Many claims are denied due to the falsification of information for a higher payout. Falsification of insurance information can stay on your record for many years with the insurance company and will make it increasingly difficult to become compensated now and in the future.
Unlawful acts are generally centered on irresponsible behavior, like driving while intoxicated, driving under the influence, driving without a license, street racing, and so on. Unlawful acts are not to be taken lightly as you may lose your coverage and become uninsurable in the future.
Common Mistakes Made In Negotiating a Settlement
Agreeing To A Recorded Statement
If your adjuster requests that you provide a recorded statement, remember that you are not legally obligated to do so. Insurance companies use recorded statements to reduce your settlement. If your attorney is not present, or not involved in the discussion, do not agree to provide a recorded statement!
Giving Your Adjuster Irrelevant Information
Insurance adjusters try their best to obtain information that could negatively impact the amount you are owed. Therefore, be sure to refrain from disclosing any immaterial information, such as information about friends, family, or current and prior employers, unless of course, they pertain to your claim. Details surrounding pre-existing medical procedures should also be avoided in your conversations as they could be later used to harm your case.
Signing Medical Releases Too Soon
You should only sign medical releases towards the end of your treatment. These records are not required to be signed in the beginning of your claim. Providing your adjuster with these records prematurely can lead to a low compensation payout. We highly advise our clients to refrain from signing any of these releases until the tail-end of your treatment process.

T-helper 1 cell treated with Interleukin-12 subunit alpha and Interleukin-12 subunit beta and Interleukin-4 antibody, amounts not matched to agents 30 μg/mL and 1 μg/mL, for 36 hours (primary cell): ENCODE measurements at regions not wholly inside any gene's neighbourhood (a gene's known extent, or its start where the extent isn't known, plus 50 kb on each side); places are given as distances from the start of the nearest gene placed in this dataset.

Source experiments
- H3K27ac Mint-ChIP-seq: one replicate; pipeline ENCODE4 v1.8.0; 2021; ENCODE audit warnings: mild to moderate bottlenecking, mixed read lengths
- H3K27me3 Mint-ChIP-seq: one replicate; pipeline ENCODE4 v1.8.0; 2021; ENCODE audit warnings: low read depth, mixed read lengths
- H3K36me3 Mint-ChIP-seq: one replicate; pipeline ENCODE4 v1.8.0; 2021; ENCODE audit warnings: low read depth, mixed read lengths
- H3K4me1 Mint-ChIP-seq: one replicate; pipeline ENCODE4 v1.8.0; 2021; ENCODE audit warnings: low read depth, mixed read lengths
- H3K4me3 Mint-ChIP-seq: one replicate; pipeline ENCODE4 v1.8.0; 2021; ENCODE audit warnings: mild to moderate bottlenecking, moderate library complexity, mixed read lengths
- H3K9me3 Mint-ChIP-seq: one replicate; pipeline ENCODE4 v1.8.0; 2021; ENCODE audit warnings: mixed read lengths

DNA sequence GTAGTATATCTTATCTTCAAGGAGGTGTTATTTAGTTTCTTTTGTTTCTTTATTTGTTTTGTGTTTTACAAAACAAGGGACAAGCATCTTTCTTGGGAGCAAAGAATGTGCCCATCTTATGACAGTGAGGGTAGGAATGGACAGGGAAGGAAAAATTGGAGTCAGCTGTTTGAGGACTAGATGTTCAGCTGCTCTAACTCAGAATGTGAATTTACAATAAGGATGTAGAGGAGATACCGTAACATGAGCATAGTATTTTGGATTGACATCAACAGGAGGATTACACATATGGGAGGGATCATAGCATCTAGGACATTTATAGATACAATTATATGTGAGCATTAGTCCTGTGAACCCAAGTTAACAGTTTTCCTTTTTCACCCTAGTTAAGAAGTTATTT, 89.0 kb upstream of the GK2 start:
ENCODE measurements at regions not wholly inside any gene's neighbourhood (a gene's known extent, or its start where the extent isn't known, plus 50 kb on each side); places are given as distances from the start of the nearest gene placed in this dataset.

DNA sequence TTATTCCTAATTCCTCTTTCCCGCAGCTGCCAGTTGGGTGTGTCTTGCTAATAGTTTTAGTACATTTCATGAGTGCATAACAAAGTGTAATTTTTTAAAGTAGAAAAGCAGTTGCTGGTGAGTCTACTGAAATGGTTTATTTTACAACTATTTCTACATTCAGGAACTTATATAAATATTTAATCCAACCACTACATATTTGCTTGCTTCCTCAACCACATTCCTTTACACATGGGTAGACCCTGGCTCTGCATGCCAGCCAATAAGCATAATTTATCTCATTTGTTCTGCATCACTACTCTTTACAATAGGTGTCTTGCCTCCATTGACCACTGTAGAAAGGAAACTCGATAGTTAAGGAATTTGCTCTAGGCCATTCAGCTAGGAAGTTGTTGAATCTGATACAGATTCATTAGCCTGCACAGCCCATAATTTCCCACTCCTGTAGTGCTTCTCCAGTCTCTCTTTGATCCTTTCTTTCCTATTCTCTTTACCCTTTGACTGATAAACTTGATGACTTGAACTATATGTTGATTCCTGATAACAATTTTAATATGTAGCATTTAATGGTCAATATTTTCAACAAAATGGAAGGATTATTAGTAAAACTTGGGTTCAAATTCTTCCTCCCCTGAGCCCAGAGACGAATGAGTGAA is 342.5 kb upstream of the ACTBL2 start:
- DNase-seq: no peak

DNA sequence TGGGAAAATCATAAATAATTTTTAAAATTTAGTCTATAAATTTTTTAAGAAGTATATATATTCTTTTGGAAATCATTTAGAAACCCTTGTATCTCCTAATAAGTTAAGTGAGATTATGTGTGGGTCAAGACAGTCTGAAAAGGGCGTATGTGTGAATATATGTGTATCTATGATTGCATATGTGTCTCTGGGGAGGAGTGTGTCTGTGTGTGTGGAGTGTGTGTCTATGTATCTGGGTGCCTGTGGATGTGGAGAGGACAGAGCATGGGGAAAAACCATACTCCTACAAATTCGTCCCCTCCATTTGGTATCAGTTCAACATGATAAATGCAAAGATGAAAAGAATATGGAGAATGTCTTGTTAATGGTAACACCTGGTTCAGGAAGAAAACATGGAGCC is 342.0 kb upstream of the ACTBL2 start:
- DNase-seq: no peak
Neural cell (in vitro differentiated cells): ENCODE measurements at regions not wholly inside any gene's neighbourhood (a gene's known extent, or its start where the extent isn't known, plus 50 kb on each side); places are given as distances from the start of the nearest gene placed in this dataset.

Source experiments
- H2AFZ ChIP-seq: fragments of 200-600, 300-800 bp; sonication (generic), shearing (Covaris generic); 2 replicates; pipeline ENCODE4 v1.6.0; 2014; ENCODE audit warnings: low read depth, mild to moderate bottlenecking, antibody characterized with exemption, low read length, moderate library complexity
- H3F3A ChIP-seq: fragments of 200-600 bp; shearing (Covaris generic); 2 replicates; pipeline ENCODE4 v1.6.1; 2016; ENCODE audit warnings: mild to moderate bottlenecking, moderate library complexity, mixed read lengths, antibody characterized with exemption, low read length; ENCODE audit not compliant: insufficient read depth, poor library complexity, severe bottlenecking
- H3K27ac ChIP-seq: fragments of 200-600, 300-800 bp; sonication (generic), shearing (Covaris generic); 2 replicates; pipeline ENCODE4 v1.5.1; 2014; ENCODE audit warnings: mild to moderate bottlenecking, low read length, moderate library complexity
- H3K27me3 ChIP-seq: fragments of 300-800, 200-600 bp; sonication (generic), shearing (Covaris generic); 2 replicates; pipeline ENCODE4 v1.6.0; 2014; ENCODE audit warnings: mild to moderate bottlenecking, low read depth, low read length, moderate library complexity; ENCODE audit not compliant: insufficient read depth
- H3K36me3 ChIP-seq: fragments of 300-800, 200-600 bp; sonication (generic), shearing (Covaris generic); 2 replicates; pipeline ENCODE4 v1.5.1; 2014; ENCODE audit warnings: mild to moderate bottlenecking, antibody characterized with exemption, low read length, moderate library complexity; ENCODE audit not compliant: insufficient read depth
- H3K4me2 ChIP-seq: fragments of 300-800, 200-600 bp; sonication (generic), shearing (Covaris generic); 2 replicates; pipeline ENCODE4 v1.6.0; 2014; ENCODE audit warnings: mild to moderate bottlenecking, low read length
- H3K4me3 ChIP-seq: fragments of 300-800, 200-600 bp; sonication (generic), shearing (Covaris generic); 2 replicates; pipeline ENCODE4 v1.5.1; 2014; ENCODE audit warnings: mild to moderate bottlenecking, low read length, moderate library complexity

Settling too Fast
It is not at all unusual for an adjuster to contact you within days following your accident with a settlement offer. While the thought of pursuing a personal injury claim can seem tedious, and an instant payout may be appealing, settling too fast can impact your overall out-of-pocket expenses. More often than not, the extent of one’s injuries does not become apparent until later. For example, whiplash could later result in a more dangerous injury. If you settle before the injury is prevalent, you are stuck footing the bill for future medical costs pertaining to your injury out of your own pocket. In this situation, it is best to wait until your injuries have subsided and treatment has concluded.
What Insurance Adjusters Do Not Want You to Know
Insurance adjusters are concerned with settling injury claims as quickly as possible, for as little as possible. Unlike your Las Vegas personal injury attorney, they do not have your best interest at heart. It is their objective to get you to accept their initial offer almost instantly so they can avoid a higher payout. By working with an attorney, you can rest easy knowing that they will fight hard for your maximum compensation.
If you or a loved one has been injured in Las Vegas, please do not hesitate to contact us for a free, no-obligation consultation. We are available 24/7 and would be honored to help you out. Call (702) 800-0988 today.